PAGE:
Despite their growing popularity, MIGS procedures are nowhere to be found on the list of surgical minimum requirements for US ophthalmology residents. Over the past decade, MIGS procedures ranging from the placement of a trabecular meshwork bypass device (eg, iStent [Glaukos] and Hydrus Microstent [Alcon]) to excisional goniotomy or trabeculotomy (eg, Kahook Dual Blade [New World Medical] and TrabEx [MicroSurgical Technology]) to 360º ab interno cannulation and viscodilation of Schlemm canal (eg, gonioscopy-assisted transluminal trabeculotomy [GATT] or Omni [Sight Sciences]) have gained popularity as surgical options for lowering IOP in eyes with open-angle glaucoma.3 Optimistically assuming that all procedures are accurately logged by residents in the first place,4 some MIGS procedures currently count toward the glaucoma filtering and/or shunting minimum requirement category, some can be tracked as “other glaucoma” but do not count toward the glaucoma filtering or shunting minimum requirements, and others cannot be tracked at all.

For example, a goniotomy is logged with Current Procedural Terminology (CPT) code 65820, which falls under the category of other glaucoma. For GATT, the 2020 American Glaucoma Society MIGS position paper recommended using CPT code 65820,5 yet the injection of an OVD into the Schlemm canal (eg, ab interno canaloplasty) is coded using CPT code 66174, which currently counts toward the glaucoma shunting procedure minimum requirement category. Therefore, at this time, performing five ab interno canaloplasty cases would allow a resident to meet the glaucoma filtering or shunting minimum requirements.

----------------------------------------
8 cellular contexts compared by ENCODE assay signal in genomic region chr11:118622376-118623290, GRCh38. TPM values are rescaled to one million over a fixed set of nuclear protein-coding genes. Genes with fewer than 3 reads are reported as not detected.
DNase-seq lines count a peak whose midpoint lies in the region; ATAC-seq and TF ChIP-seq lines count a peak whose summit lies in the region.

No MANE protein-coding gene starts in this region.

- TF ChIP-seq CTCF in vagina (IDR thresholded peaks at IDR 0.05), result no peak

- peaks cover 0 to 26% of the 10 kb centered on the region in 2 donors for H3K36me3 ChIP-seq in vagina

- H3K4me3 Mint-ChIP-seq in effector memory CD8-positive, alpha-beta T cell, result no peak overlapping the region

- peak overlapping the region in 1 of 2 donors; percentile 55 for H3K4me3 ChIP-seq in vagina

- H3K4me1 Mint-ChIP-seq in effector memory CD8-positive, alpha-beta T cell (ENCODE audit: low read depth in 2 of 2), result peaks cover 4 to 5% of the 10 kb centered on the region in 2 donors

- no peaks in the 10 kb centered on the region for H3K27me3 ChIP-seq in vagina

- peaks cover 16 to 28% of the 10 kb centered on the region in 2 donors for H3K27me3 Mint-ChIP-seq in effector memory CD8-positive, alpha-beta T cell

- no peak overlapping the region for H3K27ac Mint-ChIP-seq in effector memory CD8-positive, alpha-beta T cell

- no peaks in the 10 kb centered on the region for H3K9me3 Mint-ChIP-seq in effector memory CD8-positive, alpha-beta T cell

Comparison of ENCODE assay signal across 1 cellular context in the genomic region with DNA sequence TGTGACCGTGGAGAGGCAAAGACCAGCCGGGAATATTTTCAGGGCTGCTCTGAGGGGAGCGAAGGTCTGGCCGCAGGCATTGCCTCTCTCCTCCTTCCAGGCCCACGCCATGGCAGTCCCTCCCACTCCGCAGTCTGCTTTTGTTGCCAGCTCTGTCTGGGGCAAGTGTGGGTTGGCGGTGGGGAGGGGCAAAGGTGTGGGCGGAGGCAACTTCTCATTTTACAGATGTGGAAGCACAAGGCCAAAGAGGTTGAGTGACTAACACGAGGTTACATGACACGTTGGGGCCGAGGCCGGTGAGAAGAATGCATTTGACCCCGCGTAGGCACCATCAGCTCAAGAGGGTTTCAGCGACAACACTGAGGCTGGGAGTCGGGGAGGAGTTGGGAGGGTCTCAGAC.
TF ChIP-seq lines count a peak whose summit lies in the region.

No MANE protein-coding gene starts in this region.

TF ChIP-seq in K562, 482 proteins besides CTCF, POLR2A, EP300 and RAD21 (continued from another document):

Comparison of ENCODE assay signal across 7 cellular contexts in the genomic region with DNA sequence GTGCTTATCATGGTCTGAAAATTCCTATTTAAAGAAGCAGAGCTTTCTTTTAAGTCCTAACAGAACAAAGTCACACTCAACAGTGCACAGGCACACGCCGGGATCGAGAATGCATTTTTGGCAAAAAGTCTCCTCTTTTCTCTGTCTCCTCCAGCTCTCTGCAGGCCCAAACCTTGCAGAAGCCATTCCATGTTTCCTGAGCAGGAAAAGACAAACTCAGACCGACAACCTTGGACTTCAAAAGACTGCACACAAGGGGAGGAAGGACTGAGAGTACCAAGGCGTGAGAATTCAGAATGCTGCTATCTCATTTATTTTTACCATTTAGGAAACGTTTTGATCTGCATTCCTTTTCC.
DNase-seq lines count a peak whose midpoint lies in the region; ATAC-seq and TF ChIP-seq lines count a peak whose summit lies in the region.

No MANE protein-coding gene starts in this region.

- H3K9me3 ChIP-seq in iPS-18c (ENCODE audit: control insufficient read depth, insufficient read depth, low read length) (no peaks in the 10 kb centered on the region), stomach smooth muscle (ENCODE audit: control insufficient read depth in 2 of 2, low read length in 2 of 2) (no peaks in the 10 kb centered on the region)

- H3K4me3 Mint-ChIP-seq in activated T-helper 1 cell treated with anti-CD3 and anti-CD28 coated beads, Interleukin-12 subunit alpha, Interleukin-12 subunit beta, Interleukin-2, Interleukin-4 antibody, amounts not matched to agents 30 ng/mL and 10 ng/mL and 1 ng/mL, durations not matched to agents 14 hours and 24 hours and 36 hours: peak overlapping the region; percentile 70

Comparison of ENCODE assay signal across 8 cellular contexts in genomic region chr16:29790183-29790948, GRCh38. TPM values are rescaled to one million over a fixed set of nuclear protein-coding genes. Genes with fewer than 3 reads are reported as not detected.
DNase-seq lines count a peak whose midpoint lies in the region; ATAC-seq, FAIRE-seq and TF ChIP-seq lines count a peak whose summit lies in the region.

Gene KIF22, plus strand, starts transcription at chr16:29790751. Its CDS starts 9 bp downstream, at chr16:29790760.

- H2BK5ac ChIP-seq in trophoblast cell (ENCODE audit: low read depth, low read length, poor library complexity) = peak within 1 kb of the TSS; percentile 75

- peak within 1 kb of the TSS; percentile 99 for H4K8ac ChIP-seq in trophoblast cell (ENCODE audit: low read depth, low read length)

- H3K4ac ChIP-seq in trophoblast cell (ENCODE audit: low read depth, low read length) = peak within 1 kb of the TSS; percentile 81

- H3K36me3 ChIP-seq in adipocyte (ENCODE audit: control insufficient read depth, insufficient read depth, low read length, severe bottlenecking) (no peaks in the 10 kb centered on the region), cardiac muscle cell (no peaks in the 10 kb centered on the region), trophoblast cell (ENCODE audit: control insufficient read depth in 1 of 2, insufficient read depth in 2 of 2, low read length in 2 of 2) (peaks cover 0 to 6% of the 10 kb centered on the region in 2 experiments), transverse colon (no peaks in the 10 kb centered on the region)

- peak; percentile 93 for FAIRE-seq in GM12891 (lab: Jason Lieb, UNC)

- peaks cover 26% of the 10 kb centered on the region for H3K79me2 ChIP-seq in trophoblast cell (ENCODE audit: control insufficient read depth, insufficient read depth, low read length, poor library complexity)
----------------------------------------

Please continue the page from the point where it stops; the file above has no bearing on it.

The classification of the iStent and Hydrus is the most perplexing. From the mid-2010s through the beginning of this decade, the CPT code associated with the implantation of these devices, 0191T, was included in the glaucoma filtering or shunting category at the resident’s discretion; a resident could therefore meet ACGME minimum requirements by implanting five of these devices and not performing a single trabeculectomy or aqueous shunt surgery, which is probably not how the glaucoma surgical minimum requirements were meant to be interpreted.